Institut für Systemimmunologie, Lehrstuhl für Systemimmunologie II
Max-Planck-Institut für Immunbiologie und Epigenetik Freiburg
Tissue-niches and cellular interactions of mouse and human ILCs at single-cell resolution
Emerging evidence suggests that ILCs residing in a given tissue can in principle be generated from different cellular sources (i.e. local resident versus recruited cells) and at different timepoints during ontogeny (e.g. embryonic, neonatal, adult). The local pools of ILCs can undergo substantial changes during inflammation and infection. We are only beginning to understand the relationship of heterogeneous subtypes of tissue-ILCs, their “division of labor” as well as their local interactions. With the advent of single-cell technologies we have started to decipher the heterogeneity of ILCs. However, the tissue microenvironment of ILCs remains largely unexplored due to the lack of experimental methods enabling the high-resolution profiling of cell types in their tissue context. Molecular control exerted by tissue-niches, e.g. via paracrine signaling, likely affects the maintenance and local differentiation of progenitor cells, and controls tissue-adaptation of ILCs to facilitate particular functions. Revealing the cell type composition of the microenvironment for distinct ILC sub-types residing in a given tissue context would allow to predict sub-type- or differentiation stage-specific niches and to test molecules involved in these cellular interactions. These context-dependent mechanisms are challenging to study, particularly in human tissues, and novel approaches to validate findings from mouse models and to address these questions in patient samples are urgently needed.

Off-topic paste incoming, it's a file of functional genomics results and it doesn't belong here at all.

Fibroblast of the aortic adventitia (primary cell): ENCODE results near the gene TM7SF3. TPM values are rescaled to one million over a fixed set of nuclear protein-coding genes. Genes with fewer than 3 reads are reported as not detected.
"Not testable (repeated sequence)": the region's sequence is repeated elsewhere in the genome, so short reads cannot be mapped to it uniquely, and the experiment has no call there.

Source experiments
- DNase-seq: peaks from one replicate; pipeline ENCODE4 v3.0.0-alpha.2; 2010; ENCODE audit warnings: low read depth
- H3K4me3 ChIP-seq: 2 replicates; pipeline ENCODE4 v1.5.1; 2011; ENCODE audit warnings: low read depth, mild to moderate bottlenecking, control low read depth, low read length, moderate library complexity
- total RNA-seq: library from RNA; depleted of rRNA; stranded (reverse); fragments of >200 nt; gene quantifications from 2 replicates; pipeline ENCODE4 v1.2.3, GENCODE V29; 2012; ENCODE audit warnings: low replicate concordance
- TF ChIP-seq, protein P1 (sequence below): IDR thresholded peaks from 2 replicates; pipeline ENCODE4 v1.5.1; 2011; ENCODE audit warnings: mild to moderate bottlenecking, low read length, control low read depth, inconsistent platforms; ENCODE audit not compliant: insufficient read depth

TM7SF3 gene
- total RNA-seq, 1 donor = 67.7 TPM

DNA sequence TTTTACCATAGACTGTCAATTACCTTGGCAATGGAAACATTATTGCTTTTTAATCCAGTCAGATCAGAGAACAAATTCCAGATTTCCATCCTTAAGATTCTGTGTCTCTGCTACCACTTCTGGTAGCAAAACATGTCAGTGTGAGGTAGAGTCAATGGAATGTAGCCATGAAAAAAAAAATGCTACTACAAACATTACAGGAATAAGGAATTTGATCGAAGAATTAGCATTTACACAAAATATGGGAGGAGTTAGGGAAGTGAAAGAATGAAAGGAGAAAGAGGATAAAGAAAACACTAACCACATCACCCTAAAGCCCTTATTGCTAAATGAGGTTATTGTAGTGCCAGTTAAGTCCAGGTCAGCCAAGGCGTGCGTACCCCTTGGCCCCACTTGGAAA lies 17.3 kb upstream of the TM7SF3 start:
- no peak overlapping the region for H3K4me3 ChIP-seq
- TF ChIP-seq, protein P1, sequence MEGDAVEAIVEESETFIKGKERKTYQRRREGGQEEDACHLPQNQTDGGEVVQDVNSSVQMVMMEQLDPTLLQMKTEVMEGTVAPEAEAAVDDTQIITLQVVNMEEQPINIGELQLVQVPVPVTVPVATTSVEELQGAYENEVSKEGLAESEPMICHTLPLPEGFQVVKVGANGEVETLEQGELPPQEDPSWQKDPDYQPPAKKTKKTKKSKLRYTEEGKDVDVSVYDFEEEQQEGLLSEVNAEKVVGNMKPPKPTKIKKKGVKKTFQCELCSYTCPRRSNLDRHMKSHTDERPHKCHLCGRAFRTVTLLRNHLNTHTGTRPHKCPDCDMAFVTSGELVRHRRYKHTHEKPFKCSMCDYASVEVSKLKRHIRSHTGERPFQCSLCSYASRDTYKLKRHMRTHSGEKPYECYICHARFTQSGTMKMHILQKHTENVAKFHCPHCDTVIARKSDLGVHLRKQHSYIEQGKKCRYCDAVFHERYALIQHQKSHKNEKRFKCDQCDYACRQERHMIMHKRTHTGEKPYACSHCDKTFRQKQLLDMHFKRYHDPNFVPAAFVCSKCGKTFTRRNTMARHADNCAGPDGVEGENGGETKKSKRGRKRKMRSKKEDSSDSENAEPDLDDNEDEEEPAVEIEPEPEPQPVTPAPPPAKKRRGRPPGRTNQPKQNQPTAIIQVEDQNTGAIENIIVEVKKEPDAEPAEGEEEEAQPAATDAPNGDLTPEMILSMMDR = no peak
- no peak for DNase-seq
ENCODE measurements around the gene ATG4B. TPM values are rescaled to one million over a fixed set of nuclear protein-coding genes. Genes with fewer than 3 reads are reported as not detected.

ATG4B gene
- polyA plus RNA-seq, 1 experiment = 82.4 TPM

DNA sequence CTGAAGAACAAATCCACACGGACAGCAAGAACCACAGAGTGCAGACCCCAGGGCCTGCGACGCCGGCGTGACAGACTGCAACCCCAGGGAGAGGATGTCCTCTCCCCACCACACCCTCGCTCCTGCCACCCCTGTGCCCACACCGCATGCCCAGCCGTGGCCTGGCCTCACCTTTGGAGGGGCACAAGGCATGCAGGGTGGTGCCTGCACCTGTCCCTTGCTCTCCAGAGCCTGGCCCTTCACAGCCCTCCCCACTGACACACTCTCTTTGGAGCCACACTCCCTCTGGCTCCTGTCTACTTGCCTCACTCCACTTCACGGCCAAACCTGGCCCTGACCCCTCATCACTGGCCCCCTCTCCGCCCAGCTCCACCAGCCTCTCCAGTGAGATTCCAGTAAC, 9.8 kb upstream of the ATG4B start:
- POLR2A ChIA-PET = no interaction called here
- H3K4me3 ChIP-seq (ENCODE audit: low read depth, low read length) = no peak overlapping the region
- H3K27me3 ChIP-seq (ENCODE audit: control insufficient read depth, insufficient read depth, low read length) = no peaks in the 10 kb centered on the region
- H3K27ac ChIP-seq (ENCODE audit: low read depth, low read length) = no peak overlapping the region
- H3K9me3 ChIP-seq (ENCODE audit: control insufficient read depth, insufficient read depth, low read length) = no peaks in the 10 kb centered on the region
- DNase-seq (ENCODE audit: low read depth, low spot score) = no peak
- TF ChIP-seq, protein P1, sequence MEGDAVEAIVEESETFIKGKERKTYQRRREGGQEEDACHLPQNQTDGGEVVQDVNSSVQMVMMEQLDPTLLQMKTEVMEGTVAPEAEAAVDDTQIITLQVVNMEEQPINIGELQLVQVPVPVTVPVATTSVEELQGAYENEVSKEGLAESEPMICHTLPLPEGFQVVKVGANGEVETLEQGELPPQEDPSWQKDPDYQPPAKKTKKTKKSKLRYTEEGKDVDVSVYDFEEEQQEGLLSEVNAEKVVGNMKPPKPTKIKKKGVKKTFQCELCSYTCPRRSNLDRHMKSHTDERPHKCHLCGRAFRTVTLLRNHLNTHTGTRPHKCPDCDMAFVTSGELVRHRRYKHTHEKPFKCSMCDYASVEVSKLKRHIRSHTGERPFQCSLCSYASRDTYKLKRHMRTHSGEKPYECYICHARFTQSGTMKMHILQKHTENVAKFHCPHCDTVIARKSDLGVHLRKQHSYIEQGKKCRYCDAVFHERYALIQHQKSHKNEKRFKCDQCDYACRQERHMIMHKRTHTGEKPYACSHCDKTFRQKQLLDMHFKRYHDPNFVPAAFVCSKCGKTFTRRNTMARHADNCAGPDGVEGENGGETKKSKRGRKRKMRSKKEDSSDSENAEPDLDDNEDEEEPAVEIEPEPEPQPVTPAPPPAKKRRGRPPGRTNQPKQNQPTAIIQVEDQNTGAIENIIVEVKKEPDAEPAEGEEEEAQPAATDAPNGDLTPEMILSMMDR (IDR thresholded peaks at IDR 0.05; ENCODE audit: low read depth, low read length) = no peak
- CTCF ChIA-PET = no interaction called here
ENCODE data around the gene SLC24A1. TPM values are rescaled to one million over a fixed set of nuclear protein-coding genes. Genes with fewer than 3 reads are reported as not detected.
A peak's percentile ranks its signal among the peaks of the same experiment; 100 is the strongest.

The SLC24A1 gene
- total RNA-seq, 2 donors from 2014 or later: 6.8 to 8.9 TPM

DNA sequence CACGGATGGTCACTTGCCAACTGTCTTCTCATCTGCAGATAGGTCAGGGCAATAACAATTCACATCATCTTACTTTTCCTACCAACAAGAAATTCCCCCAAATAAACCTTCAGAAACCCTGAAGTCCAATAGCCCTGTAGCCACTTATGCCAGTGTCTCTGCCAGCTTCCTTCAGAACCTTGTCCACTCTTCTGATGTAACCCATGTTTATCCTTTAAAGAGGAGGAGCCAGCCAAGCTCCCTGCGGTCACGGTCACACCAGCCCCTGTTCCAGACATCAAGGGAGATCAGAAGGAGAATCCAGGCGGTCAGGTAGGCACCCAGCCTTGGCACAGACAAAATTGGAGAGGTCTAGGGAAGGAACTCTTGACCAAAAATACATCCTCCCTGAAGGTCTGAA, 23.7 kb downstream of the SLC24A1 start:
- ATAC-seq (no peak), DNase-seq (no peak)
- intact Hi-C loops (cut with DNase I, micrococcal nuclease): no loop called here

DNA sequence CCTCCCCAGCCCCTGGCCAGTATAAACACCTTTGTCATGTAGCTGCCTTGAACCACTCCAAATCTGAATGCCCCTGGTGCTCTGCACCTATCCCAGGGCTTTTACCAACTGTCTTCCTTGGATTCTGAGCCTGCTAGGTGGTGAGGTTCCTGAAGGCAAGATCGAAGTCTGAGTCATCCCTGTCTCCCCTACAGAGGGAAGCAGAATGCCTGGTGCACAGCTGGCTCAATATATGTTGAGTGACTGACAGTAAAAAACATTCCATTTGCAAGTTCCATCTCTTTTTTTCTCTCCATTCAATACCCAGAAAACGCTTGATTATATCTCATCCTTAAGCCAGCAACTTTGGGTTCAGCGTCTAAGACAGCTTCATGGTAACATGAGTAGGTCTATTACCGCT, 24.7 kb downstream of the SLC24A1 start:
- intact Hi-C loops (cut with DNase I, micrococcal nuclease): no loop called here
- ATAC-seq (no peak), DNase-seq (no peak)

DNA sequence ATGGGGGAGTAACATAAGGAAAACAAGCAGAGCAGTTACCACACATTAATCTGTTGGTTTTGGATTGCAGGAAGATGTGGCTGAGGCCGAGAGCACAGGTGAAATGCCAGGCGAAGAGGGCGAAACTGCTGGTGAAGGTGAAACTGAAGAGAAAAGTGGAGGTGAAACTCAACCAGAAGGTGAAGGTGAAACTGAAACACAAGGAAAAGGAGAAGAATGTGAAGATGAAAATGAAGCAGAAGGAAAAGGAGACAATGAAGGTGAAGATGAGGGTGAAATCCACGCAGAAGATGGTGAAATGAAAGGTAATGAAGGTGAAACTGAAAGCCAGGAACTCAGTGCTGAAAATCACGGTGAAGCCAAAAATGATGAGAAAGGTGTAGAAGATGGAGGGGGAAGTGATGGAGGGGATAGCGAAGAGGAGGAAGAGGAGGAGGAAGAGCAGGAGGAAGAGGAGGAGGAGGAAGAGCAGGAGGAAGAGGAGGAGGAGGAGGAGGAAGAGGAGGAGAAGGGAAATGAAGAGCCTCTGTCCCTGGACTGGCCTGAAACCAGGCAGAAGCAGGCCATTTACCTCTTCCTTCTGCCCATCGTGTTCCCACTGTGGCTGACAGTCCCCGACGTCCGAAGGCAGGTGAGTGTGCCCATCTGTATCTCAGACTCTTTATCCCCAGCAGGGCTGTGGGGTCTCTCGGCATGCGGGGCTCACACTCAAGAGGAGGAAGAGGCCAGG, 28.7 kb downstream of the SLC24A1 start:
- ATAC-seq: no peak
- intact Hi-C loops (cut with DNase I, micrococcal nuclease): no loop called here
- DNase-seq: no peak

Our findings obtained during the first funding period underscore that by combining single-cell RNA-Seq, the in silico prediction of differentiation trajectories and the in vivo validation in disease models, we are able to infer early differentiation stages of ILCs and to reveal the developmental and functional heterogeneity of these cells as well as the dynamic changes occurring during immune challenge. We have now developed novel approaches to combine the power of single-cell RNA-Seq in cell type identification with the spatial resolution of single-molecule FISH, multiplexed across >100 genes, in order to map cell types in situ. On this basis, we propose to investigate human and mouse ILCs and their in situ tissue-context in the liver during homeostasis, tissue-damage and repair. The essential goal of the project is to reveal functionally distinct sub-types and their differentiation dynamics and to identify the mechanisms of inter-cellular cross-talk involved in the emergence and regulation of these populations in health and disease. To this end, we will build on our combined established expertise in the experimental in vivo study of ILCs in models of hepatic tissue damage and regeneration and our experience in scRNA-seq, in-depth bioinformatical analyses and spatial reconstruction of the liver microenvironment.